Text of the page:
So what about his own project, which hit the ground running, starting in September 2018 (harvest time)? With impeccable logic, Raposo has based himself in Dão, “because I know Dão, I know where the best vines are and the grapes I want.” Raposo’s roots go much deeper than his involvement making the first three vintages at Niepoort’s Quinta da Lomba (2012, 2013 and 2014). He was born in Dão and schooled in Nelas, home to another hero – winemaking legend Cardoso de Vilhena of the Centro de Estudos Vitivinícolas de Nelas. Several years ago, I ate at the Dão restaurant which Raposo’s mum once owned. It had a great wine list, so I’m sure Raposo would have developed strong connections with local growers and producers, despite having worked elsewhere for so long. Did his family own vineyards or a winery, I asked. Yes, he replied, but he had given Niepoort the heads up on one of the region’s best vineyards, owned by his uncle and that was where the grapes would stay. However, Raposo has rented and restored his uncle’s winery, which fell into disuse some 15 years ago. The winemaker became animated talking about the old concrete vats from the sixties which he has installed at no little expense, having extracted them via the roof from a Trás-os-Montes winery (and cleaned them up himself, retro-fitting stainless steel lids). Why concrete? His eyes lit up at the memory of a visit last year with the biodynamic Bordeaux producer, Château Pontet Canet, who age wines of, they say, “uncommon precision,” in concrete – “one of the best reds,” said Raposo.
As for Raposo’s white wines from Dão and Vinho Verde, made in such small quantities and, with a hawk’s eye at the helm, they are distinctively (uncommonly) precise and dry in profile (as opposed to fruity), with a discreetly textured, reductive crushed rock/green tea minerality that I liked very much. Saying “I don’t like fruitiness, I prefer the opposite – shyer, less easy like me,” Raposo reckons concrete brings a minerality to the wine. They have terrific balance and length too. The winemaker confided, “next time you taste, my dream is you will say this is Carlos Raposo’s wine, just like you might recognise Armand Rousseau’s wines.” I admire his vision and ambition, neither of which seem misplaced based on this debut. His Dão reds are in the pipeline and, showing his innovative side, the winemaker has also turned his hand to making an Algarve Negra Mole and a red inter-regional, indeed international, blend from Dão and Bordeaux.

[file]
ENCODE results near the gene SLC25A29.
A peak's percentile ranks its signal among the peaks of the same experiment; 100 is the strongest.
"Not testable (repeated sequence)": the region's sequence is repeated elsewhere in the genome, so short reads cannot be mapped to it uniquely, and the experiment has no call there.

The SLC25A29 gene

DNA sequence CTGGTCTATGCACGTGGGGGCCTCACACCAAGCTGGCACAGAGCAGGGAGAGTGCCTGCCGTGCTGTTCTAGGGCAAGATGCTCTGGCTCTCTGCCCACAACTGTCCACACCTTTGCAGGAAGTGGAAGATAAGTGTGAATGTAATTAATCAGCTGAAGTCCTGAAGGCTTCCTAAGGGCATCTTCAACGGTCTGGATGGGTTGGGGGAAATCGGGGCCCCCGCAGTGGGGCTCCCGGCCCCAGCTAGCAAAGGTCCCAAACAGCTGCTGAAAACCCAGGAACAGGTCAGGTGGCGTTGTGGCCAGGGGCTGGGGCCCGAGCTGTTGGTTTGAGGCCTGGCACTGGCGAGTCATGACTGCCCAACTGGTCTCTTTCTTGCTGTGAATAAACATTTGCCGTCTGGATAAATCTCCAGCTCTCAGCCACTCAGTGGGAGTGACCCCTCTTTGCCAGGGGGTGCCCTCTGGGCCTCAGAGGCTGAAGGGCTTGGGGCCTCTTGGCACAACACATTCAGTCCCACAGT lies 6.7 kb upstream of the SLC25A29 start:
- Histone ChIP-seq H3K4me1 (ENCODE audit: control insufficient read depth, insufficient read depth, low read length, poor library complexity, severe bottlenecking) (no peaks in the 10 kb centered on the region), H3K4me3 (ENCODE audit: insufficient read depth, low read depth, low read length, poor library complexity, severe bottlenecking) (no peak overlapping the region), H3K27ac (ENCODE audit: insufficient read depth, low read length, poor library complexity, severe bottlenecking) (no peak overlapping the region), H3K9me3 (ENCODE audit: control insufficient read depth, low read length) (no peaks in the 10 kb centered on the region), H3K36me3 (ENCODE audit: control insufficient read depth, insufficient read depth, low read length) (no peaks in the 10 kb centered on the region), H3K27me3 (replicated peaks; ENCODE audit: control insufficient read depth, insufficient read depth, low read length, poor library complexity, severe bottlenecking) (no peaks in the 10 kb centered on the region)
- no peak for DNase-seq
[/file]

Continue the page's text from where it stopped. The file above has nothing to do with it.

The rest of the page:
Returning to price, the target market will make up its own mind about Vinhos Imperfeitos. Deeply thrilled, Raposo told me that his wines have already been listed at Belcanto, José Avillez’s two-Michelin starred Lisbon restaurant. In this month’s penultimate episode of Masterchef The Professionals’, Avillez’s innovative kitchen provided the inspiration for the three finalists. As the illustrious chef remarked, it is a “golden age” for Portugal, so good for Raposo for having the chutzpah to pitch his wines alongside the world’s most prestigious whites – a new arena for Portugal. Someone needs to stick their head above the parapet and do it well, as he has done albeit, as he points out, it works in his favour that he doesn’t have much wine to sell.
Would I buy these wines? It is an academic question. Thanks to my job, I am privileged to taste wines I cannot afford. I am not the target market. But let me turn on its head Oscar Wilde’s line from Lady Windemere’s Fan about a cynic being ‘a man who knows the price of everything and the value of nothing.’ I think critics often know the value of everything and the price of nothing, so what I can say (apart from sharing my tasting notes), is that Vinhos Imperfeitos’ ‘garagiste’ positioning holds great value for Portugal which, frustratingly, is seen by many as a shopping ground for value wines. With a big picture eye to sustainability, Raposo told me, “I am paying five times more for grapes. Every year that I buy grapes from vines mostly as old as or older than their own owners (75 to 120 years old), it gives them more money to keep the family, not use herbicides and prune at the right time. Otherwise, regions like Dão and Bairrada will die, because no younger people will look after the vineyards – already lots are abandoned.” When Portugal’s viticulture reportedly represents a higher proportion of agriculture than anywhere else in the world (35%), such an exodus would damage the very fabric of the country.